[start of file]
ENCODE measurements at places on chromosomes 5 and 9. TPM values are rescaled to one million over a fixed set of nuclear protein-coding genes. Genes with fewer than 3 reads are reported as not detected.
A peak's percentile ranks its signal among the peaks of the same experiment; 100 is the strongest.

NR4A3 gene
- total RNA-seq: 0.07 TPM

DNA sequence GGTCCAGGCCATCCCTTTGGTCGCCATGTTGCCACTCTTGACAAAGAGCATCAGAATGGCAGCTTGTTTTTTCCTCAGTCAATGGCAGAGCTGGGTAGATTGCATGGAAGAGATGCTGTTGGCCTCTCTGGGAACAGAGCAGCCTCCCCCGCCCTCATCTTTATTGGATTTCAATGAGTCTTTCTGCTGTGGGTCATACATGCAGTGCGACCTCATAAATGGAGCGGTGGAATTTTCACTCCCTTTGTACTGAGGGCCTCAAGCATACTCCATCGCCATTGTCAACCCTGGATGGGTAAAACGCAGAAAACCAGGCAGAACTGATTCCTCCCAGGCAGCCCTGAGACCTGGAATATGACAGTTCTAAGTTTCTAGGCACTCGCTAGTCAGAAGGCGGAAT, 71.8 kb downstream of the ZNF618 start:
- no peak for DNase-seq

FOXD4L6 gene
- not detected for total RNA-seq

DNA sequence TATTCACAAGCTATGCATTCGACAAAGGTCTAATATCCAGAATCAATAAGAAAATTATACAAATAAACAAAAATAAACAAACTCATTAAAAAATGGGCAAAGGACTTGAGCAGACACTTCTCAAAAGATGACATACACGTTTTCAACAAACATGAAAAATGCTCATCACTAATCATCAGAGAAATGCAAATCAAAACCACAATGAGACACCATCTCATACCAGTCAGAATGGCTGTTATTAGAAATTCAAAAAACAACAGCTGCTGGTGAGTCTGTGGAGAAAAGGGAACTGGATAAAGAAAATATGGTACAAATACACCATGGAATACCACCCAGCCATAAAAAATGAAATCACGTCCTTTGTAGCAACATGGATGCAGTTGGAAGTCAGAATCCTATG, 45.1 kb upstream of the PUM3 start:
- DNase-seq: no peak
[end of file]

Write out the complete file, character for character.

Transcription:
ENCODE measurements at places on chromosomes 5 and 9. TPM values are rescaled to one million over a fixed set of nuclear protein-coding genes. Genes with fewer than 3 reads are reported as not detected.
A peak's percentile ranks its signal among the peaks of the same experiment; 100 is the strongest.

NR4A3 gene
- total RNA-seq: 0.07 TPM

DNA sequence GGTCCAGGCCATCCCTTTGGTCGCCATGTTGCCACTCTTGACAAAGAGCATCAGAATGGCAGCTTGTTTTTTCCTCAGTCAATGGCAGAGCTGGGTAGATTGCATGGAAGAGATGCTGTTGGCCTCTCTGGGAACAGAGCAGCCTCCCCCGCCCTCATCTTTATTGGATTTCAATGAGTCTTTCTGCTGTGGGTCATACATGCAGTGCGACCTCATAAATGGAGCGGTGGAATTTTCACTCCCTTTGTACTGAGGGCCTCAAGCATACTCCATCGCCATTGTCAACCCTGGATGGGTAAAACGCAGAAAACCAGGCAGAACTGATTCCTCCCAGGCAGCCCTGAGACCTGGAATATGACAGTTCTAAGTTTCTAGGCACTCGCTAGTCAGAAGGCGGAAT, 71.8 kb downstream of the ZNF618 start:
- no peak for DNase-seq

FOXD4L6 gene
- not detected for total RNA-seq

DNA sequence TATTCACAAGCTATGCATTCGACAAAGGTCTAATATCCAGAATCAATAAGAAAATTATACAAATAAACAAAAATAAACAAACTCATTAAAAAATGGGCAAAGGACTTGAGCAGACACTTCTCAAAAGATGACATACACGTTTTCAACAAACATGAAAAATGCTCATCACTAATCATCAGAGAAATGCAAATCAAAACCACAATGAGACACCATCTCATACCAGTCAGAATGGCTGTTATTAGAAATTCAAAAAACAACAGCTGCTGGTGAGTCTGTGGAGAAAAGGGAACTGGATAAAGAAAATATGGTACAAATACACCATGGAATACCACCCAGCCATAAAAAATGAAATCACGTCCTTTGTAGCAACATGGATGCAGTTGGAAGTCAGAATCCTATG, 45.1 kb upstream of the PUM3 start:
- DNase-seq: no peak